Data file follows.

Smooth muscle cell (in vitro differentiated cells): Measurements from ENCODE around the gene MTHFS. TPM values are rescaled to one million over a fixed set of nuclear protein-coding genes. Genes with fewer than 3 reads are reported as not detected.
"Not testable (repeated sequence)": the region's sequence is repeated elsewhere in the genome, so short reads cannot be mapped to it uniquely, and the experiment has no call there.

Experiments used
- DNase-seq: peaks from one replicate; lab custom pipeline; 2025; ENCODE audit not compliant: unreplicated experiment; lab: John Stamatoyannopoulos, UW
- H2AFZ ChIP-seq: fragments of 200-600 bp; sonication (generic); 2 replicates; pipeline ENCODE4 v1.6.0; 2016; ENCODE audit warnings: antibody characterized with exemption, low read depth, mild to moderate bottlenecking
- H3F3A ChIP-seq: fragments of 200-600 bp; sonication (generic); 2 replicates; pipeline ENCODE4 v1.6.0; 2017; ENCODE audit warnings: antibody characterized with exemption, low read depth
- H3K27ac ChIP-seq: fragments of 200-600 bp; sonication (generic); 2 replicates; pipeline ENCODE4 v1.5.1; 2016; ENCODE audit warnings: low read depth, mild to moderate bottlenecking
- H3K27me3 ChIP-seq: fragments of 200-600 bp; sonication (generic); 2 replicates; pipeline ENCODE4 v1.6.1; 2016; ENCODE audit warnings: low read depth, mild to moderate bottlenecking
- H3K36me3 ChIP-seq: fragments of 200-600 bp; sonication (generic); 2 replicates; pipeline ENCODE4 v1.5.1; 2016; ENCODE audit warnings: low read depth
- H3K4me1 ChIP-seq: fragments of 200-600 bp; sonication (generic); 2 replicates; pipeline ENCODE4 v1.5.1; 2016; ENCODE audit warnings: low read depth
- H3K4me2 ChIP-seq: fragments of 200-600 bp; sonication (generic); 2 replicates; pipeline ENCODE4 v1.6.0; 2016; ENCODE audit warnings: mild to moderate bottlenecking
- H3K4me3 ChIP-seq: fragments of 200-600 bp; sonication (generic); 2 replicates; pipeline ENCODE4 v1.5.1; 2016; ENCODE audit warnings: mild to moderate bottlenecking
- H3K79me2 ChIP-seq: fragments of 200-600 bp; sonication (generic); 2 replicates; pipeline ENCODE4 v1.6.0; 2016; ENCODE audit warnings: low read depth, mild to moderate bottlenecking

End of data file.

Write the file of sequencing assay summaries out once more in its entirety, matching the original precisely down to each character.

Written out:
Smooth muscle cell (in vitro differentiated cells): Measurements from ENCODE around the gene MTHFS. TPM values are rescaled to one million over a fixed set of nuclear protein-coding genes. Genes with fewer than 3 reads are reported as not detected.
"Not testable (repeated sequence)": the region's sequence is repeated elsewhere in the genome, so short reads cannot be mapped to it uniquely, and the experiment has no call there.

Experiments used
- DNase-seq: peaks from one replicate; lab custom pipeline; 2025; ENCODE audit not compliant: unreplicated experiment; lab: John Stamatoyannopoulos, UW
- H2AFZ ChIP-seq: fragments of 200-600 bp; sonication (generic); 2 replicates; pipeline ENCODE4 v1.6.0; 2016; ENCODE audit warnings: antibody characterized with exemption, low read depth, mild to moderate bottlenecking
- H3F3A ChIP-seq: fragments of 200-600 bp; sonication (generic); 2 replicates; pipeline ENCODE4 v1.6.0; 2017; ENCODE audit warnings: antibody characterized with exemption, low read depth
- H3K27ac ChIP-seq: fragments of 200-600 bp; sonication (generic); 2 replicates; pipeline ENCODE4 v1.5.1; 2016; ENCODE audit warnings: low read depth, mild to moderate bottlenecking
- H3K27me3 ChIP-seq: fragments of 200-600 bp; sonication (generic); 2 replicates; pipeline ENCODE4 v1.6.1; 2016; ENCODE audit warnings: low read depth, mild to moderate bottlenecking
- H3K36me3 ChIP-seq: fragments of 200-600 bp; sonication (generic); 2 replicates; pipeline ENCODE4 v1.5.1; 2016; ENCODE audit warnings: low read depth
- H3K4me1 ChIP-seq: fragments of 200-600 bp; sonication (generic); 2 replicates; pipeline ENCODE4 v1.5.1; 2016; ENCODE audit warnings: low read depth
- H3K4me2 ChIP-seq: fragments of 200-600 bp; sonication (generic); 2 replicates; pipeline ENCODE4 v1.6.0; 2016; ENCODE audit warnings: mild to moderate bottlenecking
- H3K4me3 ChIP-seq: fragments of 200-600 bp; sonication (generic); 2 replicates; pipeline ENCODE4 v1.5.1; 2016; ENCODE audit warnings: mild to moderate bottlenecking
- H3K79me2 ChIP-seq: fragments of 200-600 bp; sonication (generic); 2 replicates; pipeline ENCODE4 v1.6.0; 2016; ENCODE audit warnings: low read depth, mild to moderate bottlenecking